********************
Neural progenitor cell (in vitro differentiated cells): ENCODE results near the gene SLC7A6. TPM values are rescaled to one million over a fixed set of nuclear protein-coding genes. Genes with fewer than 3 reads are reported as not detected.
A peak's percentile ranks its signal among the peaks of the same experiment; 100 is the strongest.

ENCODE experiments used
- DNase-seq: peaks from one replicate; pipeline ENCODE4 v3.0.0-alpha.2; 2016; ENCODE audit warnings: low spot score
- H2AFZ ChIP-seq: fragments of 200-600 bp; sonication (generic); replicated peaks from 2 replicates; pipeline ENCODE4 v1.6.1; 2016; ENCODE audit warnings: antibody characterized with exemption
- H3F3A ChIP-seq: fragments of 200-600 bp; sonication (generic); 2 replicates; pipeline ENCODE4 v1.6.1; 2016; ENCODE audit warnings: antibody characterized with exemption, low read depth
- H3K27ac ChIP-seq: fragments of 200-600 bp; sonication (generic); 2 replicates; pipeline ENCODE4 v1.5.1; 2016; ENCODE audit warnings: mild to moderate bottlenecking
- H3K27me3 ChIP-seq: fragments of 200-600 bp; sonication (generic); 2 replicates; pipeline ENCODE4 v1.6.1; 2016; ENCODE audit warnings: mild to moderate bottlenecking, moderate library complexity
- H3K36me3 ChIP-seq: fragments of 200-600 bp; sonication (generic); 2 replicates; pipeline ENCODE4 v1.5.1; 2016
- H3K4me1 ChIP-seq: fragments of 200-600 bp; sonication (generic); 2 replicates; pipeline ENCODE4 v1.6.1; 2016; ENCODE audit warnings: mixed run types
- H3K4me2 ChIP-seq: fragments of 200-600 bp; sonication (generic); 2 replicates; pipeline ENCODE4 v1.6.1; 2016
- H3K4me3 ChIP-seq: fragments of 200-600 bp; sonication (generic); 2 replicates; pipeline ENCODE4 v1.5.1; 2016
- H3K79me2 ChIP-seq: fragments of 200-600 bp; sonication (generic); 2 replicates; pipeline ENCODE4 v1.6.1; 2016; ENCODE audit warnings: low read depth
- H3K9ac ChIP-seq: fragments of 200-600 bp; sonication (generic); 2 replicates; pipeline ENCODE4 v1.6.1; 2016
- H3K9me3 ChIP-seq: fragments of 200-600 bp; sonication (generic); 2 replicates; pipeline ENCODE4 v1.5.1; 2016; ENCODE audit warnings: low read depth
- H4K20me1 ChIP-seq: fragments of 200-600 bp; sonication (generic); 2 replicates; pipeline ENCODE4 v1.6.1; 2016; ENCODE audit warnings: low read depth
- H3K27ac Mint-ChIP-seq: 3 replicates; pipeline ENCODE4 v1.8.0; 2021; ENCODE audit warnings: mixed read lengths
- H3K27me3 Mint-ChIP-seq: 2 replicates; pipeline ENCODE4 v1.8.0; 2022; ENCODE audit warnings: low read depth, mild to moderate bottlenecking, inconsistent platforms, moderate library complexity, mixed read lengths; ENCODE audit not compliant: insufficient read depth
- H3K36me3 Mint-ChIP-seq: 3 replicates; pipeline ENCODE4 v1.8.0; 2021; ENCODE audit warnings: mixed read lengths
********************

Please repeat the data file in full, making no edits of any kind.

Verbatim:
Neural progenitor cell (in vitro differentiated cells): ENCODE results near the gene SLC7A6. TPM values are rescaled to one million over a fixed set of nuclear protein-coding genes. Genes with fewer than 3 reads are reported as not detected.
A peak's percentile ranks its signal among the peaks of the same experiment; 100 is the strongest.

ENCODE experiments used
- DNase-seq: peaks from one replicate; pipeline ENCODE4 v3.0.0-alpha.2; 2016; ENCODE audit warnings: low spot score
- H2AFZ ChIP-seq: fragments of 200-600 bp; sonication (generic); replicated peaks from 2 replicates; pipeline ENCODE4 v1.6.1; 2016; ENCODE audit warnings: antibody characterized with exemption
- H3F3A ChIP-seq: fragments of 200-600 bp; sonication (generic); 2 replicates; pipeline ENCODE4 v1.6.1; 2016; ENCODE audit warnings: antibody characterized with exemption, low read depth
- H3K27ac ChIP-seq: fragments of 200-600 bp; sonication (generic); 2 replicates; pipeline ENCODE4 v1.5.1; 2016; ENCODE audit warnings: mild to moderate bottlenecking
- H3K27me3 ChIP-seq: fragments of 200-600 bp; sonication (generic); 2 replicates; pipeline ENCODE4 v1.6.1; 2016; ENCODE audit warnings: mild to moderate bottlenecking, moderate library complexity
- H3K36me3 ChIP-seq: fragments of 200-600 bp; sonication (generic); 2 replicates; pipeline ENCODE4 v1.5.1; 2016
- H3K4me1 ChIP-seq: fragments of 200-600 bp; sonication (generic); 2 replicates; pipeline ENCODE4 v1.6.1; 2016; ENCODE audit warnings: mixed run types
- H3K4me2 ChIP-seq: fragments of 200-600 bp; sonication (generic); 2 replicates; pipeline ENCODE4 v1.6.1; 2016
- H3K4me3 ChIP-seq: fragments of 200-600 bp; sonication (generic); 2 replicates; pipeline ENCODE4 v1.5.1; 2016
- H3K79me2 ChIP-seq: fragments of 200-600 bp; sonication (generic); 2 replicates; pipeline ENCODE4 v1.6.1; 2016; ENCODE audit warnings: low read depth
- H3K9ac ChIP-seq: fragments of 200-600 bp; sonication (generic); 2 replicates; pipeline ENCODE4 v1.6.1; 2016
- H3K9me3 ChIP-seq: fragments of 200-600 bp; sonication (generic); 2 replicates; pipeline ENCODE4 v1.5.1; 2016; ENCODE audit warnings: low read depth
- H4K20me1 ChIP-seq: fragments of 200-600 bp; sonication (generic); 2 replicates; pipeline ENCODE4 v1.6.1; 2016; ENCODE audit warnings: low read depth
- H3K27ac Mint-ChIP-seq: 3 replicates; pipeline ENCODE4 v1.8.0; 2021; ENCODE audit warnings: mixed read lengths
- H3K27me3 Mint-ChIP-seq: 2 replicates; pipeline ENCODE4 v1.8.0; 2022; ENCODE audit warnings: low read depth, mild to moderate bottlenecking, inconsistent platforms, moderate library complexity, mixed read lengths; ENCODE audit not compliant: insufficient read depth
- H3K36me3 Mint-ChIP-seq: 3 replicates; pipeline ENCODE4 v1.8.0; 2021; ENCODE audit warnings: mixed read lengths